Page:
I am listening to Wilentz's account of the Iran-Contra affair.
Wilentz's big picture perspective is that Reagan did know the substance of what was happening (in particular, the decision to trade arms to the Iranians -- via the Israelis -- in exchange for the release of seven American hostages being held in Lebanon). He further believes that the Democrats would likely have pursued impeachment if the scandal had not arisen late enough during Reagan's second term that they did not have much to gain -- politically -- even if they succeeded in removing him from office.
One of the major players in the scandal was William J. Casey, who was the director of the CIA from 1981 until 1987. Casey had been Reagan's campaign manager for the 1980 election, and Wilentz argues that Casey, Robert Mcfarlane (head of the NSC), John Poindexter (Mcfarlane's successor), and Oliver North orchestrated the sales to Iran, while North was (individually?) the major instigator in channeling the funds to the Contras.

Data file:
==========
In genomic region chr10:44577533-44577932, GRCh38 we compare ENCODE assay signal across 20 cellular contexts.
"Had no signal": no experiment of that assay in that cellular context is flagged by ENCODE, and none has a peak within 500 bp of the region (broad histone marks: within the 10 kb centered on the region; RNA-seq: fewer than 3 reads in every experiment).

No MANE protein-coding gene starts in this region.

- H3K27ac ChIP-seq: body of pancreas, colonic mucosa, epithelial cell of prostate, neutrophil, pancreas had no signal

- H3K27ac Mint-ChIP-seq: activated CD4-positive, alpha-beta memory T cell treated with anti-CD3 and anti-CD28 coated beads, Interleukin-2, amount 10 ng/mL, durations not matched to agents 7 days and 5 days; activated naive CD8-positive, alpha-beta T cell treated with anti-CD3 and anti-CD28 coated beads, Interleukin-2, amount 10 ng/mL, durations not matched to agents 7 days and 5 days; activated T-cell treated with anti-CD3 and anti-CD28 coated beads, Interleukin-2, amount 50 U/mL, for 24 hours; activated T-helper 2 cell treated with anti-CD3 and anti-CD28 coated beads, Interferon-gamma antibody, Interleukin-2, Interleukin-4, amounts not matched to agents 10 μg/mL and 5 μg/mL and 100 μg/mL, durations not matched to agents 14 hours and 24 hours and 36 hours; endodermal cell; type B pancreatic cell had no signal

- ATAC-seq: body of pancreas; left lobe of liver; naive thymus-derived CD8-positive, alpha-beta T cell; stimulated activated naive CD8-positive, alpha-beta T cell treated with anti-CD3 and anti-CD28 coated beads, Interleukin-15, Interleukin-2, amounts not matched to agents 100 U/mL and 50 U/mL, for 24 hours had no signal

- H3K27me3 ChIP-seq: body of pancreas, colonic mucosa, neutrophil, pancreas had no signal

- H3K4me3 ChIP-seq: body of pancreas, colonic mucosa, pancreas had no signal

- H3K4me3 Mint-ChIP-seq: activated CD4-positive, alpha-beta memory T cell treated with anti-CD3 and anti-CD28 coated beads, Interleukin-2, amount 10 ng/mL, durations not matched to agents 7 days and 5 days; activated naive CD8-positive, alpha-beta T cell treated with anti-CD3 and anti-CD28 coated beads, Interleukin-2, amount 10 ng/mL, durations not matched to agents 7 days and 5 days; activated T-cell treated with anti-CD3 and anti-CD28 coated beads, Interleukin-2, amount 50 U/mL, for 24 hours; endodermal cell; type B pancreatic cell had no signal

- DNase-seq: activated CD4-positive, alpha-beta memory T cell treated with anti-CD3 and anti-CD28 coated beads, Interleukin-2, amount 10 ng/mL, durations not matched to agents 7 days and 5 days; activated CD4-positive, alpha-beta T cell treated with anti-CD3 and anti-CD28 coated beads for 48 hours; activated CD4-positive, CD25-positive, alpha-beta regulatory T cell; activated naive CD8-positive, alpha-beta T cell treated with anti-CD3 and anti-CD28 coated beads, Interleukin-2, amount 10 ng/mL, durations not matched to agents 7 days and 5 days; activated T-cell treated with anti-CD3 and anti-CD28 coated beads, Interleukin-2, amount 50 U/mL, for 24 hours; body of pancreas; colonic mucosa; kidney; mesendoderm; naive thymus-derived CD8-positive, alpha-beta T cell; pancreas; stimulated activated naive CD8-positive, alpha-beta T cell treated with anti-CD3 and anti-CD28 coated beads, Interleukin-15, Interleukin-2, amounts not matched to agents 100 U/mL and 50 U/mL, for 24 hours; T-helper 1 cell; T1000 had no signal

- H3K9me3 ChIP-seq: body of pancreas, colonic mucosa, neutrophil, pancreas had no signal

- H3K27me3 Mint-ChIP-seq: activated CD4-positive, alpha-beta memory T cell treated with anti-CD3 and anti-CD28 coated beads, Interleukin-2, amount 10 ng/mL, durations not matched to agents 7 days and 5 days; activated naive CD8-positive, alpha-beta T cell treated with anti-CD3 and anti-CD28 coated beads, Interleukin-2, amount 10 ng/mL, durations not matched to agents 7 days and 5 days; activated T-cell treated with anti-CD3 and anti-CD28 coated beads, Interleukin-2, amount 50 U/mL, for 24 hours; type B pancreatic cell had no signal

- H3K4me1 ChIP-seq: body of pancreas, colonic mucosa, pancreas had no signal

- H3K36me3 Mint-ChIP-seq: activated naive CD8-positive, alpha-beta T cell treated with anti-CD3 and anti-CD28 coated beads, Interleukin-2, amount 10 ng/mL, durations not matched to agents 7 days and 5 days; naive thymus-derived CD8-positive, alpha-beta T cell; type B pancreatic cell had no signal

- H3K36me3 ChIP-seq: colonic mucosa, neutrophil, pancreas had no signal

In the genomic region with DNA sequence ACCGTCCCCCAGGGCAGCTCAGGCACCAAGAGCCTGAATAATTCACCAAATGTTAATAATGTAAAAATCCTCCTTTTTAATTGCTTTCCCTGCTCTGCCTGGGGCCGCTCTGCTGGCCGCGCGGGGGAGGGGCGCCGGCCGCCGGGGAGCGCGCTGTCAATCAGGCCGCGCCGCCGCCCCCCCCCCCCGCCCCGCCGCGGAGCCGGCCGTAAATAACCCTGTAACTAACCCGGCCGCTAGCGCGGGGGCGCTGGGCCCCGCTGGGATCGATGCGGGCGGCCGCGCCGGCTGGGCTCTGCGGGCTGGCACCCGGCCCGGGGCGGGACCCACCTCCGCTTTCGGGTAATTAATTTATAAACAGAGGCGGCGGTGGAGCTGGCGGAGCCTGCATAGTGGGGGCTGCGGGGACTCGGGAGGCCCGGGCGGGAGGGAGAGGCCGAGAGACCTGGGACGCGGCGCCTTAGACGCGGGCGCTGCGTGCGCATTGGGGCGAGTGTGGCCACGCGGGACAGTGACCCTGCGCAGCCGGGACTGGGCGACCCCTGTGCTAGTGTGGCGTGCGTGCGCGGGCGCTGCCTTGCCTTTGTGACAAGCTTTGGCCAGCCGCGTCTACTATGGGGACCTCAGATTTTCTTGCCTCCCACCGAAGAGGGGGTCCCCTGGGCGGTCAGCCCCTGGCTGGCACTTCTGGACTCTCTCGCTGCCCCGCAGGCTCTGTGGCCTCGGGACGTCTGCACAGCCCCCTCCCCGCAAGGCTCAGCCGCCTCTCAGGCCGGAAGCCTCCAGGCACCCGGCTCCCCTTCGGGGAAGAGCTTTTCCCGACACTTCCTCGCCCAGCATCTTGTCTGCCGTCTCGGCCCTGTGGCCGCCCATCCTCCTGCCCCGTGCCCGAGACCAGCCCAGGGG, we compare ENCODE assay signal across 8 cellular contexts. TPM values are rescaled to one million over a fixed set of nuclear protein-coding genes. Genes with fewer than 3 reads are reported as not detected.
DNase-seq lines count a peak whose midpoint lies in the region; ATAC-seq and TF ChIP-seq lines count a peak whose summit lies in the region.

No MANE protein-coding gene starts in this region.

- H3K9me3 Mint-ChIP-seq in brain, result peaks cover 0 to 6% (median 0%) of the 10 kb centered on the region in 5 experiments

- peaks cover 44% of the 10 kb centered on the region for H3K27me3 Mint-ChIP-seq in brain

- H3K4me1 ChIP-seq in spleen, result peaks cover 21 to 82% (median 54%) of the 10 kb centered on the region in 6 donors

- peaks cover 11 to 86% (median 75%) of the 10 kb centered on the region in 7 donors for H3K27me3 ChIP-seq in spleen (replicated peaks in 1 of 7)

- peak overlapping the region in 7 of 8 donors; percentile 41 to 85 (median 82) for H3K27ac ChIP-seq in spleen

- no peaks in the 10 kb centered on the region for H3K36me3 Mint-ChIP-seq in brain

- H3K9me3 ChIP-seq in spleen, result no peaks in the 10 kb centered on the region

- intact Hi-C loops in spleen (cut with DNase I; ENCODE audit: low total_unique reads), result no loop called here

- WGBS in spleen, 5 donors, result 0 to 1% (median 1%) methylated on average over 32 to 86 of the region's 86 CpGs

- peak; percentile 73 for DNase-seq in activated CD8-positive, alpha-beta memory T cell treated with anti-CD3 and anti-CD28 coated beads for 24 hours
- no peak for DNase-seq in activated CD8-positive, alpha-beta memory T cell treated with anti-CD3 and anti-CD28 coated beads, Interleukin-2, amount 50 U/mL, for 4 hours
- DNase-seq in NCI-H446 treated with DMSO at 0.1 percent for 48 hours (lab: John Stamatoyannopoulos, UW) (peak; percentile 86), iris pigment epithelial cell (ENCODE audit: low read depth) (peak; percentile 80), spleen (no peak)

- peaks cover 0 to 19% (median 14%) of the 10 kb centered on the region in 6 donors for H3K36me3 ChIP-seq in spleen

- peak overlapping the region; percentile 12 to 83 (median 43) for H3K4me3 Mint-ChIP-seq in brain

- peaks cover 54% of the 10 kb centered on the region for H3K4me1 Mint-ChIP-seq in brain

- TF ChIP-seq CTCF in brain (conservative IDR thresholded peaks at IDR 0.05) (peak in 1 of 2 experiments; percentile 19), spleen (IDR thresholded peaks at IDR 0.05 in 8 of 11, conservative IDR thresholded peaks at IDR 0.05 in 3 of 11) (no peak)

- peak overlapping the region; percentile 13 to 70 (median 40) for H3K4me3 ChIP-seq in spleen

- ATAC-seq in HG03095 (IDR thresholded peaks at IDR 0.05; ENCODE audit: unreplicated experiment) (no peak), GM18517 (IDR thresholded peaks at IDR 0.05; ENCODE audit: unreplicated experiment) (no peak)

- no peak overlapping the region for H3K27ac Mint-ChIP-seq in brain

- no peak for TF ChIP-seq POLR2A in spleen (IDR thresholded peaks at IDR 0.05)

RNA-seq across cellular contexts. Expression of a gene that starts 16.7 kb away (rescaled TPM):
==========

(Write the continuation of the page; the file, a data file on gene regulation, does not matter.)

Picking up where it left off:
Casey suffered a stroke just before he was scheduled to testify before Congress about Iran-Contra, and Wilentz implies that had he survived we might know more about Reagan's role in various decisions.